engineering careers  New 3-D imaging technique reveals stunning images of the brain at work
engineering careers  New 3-D imaging technique reveals stunning images of the brain at work

Engineers at MIT have revealed a stunning new 3-D imaging technique which reveals how neurons connect throughout the brain.


The researchers released this image of the entire fruit fly brain.

The new method allows researches to perform large-scale, 3D imaging of brain tissue with unprecedented resolution and speed. The results are not just beautiful but can be used to locate individual neurons, trace connections between them, and visualize organelles inside neurons, over huge volumes of brain tissue

Stunning Images of how brain cells interact

The team released a series of stunning images alongside their research showing how cells within the brains of mice and fruit flies connect.


Color-coded by 3D depth – Dopaminergic neurons in the ellipsoid body of a fruit fly brain


A subset of pyramidal neurons (yellow), and pairs of presynaptic (cyan) and postsynaptic (magenta) proteins associated with the neurons in the mouse primary somatosensory cortex.


Individually traced dopaminergic neurons in the right hemisphere of a fruit fly brain, innervating the fan-shaped body (green), ellipsoid body (magenta), and noduli (green).


A subset of pyramidal neurons (orange) in the mouse primary somatosensory cortex. The dendritic spines associated with the postsynaptic protein Homer1 are highlighted in yellow.

How Cortical column and whole-brain imaging works

The technique works by combining an existing method for expanding brain tissue (which means higher resolution images) with lattice light-sheet microscopy – a rapid 3-D microscopy technique.

Because the team expanded brain tissue before imaging they are able to image the tissue at a resolution of about 60 nanometers. Until this technique was developed, this type of imaging had to be done with incredibly expensive high-resolution microscopes, known as super-resolution microscopes.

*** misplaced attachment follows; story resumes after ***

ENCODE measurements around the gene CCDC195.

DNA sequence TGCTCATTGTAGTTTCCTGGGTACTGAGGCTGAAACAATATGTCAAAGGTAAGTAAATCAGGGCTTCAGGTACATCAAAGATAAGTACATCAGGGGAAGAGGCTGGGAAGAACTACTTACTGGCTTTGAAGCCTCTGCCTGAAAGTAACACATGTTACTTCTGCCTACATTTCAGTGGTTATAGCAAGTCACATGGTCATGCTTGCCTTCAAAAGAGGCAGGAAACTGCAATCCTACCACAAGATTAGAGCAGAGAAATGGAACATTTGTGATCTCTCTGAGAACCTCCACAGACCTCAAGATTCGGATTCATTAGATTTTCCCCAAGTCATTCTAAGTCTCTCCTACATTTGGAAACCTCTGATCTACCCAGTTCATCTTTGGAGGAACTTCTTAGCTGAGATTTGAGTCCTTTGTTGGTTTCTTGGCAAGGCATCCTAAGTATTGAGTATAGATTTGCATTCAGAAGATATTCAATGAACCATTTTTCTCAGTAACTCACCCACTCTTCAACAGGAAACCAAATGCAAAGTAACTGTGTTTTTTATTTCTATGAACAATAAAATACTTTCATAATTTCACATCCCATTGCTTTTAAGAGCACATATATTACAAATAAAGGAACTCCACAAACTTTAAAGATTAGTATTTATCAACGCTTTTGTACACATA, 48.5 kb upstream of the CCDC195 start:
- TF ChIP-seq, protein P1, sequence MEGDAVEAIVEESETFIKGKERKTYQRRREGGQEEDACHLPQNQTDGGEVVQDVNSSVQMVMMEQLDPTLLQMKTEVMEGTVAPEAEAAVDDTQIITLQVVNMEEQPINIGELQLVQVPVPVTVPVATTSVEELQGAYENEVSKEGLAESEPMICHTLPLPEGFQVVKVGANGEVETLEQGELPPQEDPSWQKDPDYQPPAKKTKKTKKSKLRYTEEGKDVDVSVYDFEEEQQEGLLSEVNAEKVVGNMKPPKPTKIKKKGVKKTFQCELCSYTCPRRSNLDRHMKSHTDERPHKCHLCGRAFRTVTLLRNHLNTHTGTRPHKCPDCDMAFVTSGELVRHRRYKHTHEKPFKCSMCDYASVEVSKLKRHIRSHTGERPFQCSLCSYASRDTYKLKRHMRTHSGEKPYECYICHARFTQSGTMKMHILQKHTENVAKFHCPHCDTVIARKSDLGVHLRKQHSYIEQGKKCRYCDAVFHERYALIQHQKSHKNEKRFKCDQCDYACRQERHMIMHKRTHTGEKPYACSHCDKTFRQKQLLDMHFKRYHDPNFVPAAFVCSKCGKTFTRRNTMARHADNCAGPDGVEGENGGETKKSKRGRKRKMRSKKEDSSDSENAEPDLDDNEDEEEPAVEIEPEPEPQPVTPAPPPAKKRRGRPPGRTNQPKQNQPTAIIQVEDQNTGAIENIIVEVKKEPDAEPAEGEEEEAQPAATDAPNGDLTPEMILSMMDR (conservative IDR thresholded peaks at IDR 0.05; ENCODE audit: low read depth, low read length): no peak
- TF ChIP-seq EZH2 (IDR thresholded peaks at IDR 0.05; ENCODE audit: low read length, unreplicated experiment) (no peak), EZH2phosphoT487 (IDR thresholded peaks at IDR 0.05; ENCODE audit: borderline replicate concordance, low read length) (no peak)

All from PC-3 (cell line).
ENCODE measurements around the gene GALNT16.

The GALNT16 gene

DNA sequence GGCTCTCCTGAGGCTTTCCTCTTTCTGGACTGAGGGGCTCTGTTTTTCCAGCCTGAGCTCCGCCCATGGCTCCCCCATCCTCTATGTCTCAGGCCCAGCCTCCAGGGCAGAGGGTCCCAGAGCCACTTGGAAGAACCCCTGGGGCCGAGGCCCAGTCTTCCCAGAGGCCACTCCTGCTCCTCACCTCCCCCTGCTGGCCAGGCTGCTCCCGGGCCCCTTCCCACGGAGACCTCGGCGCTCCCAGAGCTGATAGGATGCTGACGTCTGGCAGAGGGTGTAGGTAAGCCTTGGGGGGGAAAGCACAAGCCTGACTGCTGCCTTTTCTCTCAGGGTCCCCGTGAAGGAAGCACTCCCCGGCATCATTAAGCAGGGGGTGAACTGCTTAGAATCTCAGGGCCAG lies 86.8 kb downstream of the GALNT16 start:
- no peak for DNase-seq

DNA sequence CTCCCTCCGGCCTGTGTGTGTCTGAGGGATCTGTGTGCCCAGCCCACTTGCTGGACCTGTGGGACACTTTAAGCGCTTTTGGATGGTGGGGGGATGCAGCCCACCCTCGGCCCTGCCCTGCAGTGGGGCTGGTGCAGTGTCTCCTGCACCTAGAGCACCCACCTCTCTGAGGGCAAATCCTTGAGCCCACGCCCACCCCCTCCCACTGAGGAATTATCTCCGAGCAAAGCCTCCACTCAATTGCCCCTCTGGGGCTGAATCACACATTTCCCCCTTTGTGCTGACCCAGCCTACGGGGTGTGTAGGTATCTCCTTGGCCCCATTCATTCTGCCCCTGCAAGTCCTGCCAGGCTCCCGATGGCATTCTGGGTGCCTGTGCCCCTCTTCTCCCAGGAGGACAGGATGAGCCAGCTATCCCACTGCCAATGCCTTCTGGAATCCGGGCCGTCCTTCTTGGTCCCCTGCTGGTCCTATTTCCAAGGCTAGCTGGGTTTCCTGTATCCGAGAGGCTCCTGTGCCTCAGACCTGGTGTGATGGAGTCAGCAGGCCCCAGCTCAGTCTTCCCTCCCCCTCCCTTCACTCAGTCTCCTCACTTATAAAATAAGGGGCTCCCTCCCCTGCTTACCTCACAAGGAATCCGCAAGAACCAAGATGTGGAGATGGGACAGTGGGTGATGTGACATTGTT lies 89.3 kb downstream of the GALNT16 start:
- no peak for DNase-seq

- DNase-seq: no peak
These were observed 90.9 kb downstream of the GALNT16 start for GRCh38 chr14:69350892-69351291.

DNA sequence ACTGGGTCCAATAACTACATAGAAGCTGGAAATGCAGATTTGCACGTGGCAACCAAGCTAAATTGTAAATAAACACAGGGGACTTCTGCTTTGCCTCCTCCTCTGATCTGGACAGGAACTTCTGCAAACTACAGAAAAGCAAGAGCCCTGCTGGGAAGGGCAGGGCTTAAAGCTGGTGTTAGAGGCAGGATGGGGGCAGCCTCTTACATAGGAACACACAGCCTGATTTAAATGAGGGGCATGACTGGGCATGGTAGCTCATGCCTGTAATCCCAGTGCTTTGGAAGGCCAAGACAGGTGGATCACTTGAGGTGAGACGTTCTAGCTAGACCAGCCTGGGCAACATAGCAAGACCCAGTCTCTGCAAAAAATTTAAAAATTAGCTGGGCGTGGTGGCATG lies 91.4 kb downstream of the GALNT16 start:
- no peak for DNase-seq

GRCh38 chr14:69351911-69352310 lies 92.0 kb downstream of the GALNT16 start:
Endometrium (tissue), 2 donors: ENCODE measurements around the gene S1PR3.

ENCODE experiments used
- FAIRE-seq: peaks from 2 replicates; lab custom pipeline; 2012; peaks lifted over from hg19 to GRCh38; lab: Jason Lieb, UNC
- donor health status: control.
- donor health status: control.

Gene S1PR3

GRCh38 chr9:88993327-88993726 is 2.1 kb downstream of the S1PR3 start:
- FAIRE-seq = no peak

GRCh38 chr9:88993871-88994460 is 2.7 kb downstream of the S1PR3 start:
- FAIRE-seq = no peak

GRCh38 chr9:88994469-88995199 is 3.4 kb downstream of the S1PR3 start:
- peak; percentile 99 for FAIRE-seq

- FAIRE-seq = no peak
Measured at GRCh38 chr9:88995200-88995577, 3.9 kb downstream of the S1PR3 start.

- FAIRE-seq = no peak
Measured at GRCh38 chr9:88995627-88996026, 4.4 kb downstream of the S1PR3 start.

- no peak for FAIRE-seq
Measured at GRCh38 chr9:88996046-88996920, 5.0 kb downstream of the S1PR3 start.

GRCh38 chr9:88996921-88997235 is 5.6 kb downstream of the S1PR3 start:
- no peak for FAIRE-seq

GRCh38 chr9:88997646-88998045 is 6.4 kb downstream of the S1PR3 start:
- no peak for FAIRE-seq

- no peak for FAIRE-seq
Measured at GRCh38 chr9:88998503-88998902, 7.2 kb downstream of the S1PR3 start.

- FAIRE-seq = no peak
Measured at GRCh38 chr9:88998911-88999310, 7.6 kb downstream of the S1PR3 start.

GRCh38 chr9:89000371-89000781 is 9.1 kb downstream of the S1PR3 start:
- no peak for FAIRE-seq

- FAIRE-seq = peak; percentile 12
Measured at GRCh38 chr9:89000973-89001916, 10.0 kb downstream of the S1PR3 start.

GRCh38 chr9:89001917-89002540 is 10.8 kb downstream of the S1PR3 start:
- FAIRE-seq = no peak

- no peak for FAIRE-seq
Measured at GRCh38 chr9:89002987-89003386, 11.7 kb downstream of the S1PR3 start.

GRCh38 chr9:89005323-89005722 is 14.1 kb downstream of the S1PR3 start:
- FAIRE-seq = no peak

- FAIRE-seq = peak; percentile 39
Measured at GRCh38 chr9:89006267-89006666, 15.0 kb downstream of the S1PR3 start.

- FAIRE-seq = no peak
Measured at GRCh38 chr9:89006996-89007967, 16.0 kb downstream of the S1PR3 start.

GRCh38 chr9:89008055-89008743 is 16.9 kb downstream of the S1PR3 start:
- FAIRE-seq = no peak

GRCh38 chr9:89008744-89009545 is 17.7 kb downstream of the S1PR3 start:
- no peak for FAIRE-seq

The combination of these methods meant researchers could image an entire fruit fly brain, as well as large sections of the mouse brain, much faster than has previously been possible.

Alongside the challenges of marrying the two techniques researchers also had cope with the massive amounts of data generated. Each sample would create terabytes of imaging data. To process the data into a manageable form the team used a highly parallelized computational image-processing techniques to break down the data into smaller chunks, analyze it, and stitch it back together into a coherent whole.

While the technique is a breakthrough for researchers looking to map large-scale circuits within the brain it could also allow researchers in other fields to look at how cells interact. For example, seeing how HIV is able to evade the human immune system or study how cancerous cells interact with their surroundings.

In future the team want to expand the technique to trace circuits that control memory formation and recall, to study how sensory input leads to a specific behaviour, or to analyze how emotions are coupled to decision-making.


Published as Cortical column and whole-brain imaging with molecular contrast and nanoscale resolution in Science Vol 363, Issue 6424 18 January 2019

The research team included researchers from MIT, the University of California at Berkeley, the Howard Hughes Medical Institute, and Harvard Medical School/Boston Children’s Hospital